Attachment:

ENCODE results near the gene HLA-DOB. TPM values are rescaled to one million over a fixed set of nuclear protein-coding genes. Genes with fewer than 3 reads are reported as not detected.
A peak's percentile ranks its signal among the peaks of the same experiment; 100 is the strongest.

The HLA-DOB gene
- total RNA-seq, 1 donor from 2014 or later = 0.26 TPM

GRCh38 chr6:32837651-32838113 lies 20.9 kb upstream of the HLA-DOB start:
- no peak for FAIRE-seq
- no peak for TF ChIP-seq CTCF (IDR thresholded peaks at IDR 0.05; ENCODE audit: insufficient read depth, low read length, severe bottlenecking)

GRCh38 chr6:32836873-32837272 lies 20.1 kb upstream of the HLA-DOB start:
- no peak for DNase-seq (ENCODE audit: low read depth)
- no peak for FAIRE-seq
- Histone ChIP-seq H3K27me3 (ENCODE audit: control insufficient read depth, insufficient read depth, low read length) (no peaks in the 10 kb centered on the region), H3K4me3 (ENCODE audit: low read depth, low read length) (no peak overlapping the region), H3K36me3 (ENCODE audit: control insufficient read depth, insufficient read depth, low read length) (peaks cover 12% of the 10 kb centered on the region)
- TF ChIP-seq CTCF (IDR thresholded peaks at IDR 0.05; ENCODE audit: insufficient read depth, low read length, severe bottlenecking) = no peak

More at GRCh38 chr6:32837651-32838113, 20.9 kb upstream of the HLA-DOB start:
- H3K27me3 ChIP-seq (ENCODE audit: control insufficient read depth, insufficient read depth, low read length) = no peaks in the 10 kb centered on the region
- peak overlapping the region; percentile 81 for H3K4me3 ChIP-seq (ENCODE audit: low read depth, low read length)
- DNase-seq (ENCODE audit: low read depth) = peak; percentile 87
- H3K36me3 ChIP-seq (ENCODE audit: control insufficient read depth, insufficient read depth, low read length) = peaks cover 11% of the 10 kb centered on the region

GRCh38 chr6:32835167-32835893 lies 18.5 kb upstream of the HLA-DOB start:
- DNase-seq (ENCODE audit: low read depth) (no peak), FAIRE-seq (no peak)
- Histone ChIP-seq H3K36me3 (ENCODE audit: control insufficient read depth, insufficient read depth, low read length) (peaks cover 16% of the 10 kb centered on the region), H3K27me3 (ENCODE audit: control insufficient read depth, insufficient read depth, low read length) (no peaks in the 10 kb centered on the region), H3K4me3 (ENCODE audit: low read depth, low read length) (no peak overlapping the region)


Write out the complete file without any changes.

ENCODE results near the gene HLA-DOB. TPM values are rescaled to one million over a fixed set of nuclear protein-coding genes. Genes with fewer than 3 reads are reported as not detected.
A peak's percentile ranks its signal among the peaks of the same experiment; 100 is the strongest.

The HLA-DOB gene
- total RNA-seq, 1 donor from 2014 or later = 0.26 TPM

GRCh38 chr6:32837651-32838113 lies 20.9 kb upstream of the HLA-DOB start:
- no peak for FAIRE-seq
- no peak for TF ChIP-seq CTCF (IDR thresholded peaks at IDR 0.05; ENCODE audit: insufficient read depth, low read length, severe bottlenecking)

GRCh38 chr6:32836873-32837272 lies 20.1 kb upstream of the HLA-DOB start:
- no peak for DNase-seq (ENCODE audit: low read depth)
- no peak for FAIRE-seq
- Histone ChIP-seq H3K27me3 (ENCODE audit: control insufficient read depth, insufficient read depth, low read length) (no peaks in the 10 kb centered on the region), H3K4me3 (ENCODE audit: low read depth, low read length) (no peak overlapping the region), H3K36me3 (ENCODE audit: control insufficient read depth, insufficient read depth, low read length) (peaks cover 12% of the 10 kb centered on the region)
- TF ChIP-seq CTCF (IDR thresholded peaks at IDR 0.05; ENCODE audit: insufficient read depth, low read length, severe bottlenecking) = no peak

More at GRCh38 chr6:32837651-32838113, 20.9 kb upstream of the HLA-DOB start:
- H3K27me3 ChIP-seq (ENCODE audit: control insufficient read depth, insufficient read depth, low read length) = no peaks in the 10 kb centered on the region
- peak overlapping the region; percentile 81 for H3K4me3 ChIP-seq (ENCODE audit: low read depth, low read length)
- DNase-seq (ENCODE audit: low read depth) = peak; percentile 87
- H3K36me3 ChIP-seq (ENCODE audit: control insufficient read depth, insufficient read depth, low read length) = peaks cover 11% of the 10 kb centered on the region

GRCh38 chr6:32835167-32835893 lies 18.5 kb upstream of the HLA-DOB start:
- DNase-seq (ENCODE audit: low read depth) (no peak), FAIRE-seq (no peak)
- Histone ChIP-seq H3K36me3 (ENCODE audit: control insufficient read depth, insufficient read depth, low read length) (peaks cover 16% of the 10 kb centered on the region), H3K27me3 (ENCODE audit: control insufficient read depth, insufficient read depth, low read length) (no peaks in the 10 kb centered on the region), H3K4me3 (ENCODE audit: low read depth, low read length) (no peak overlapping the region)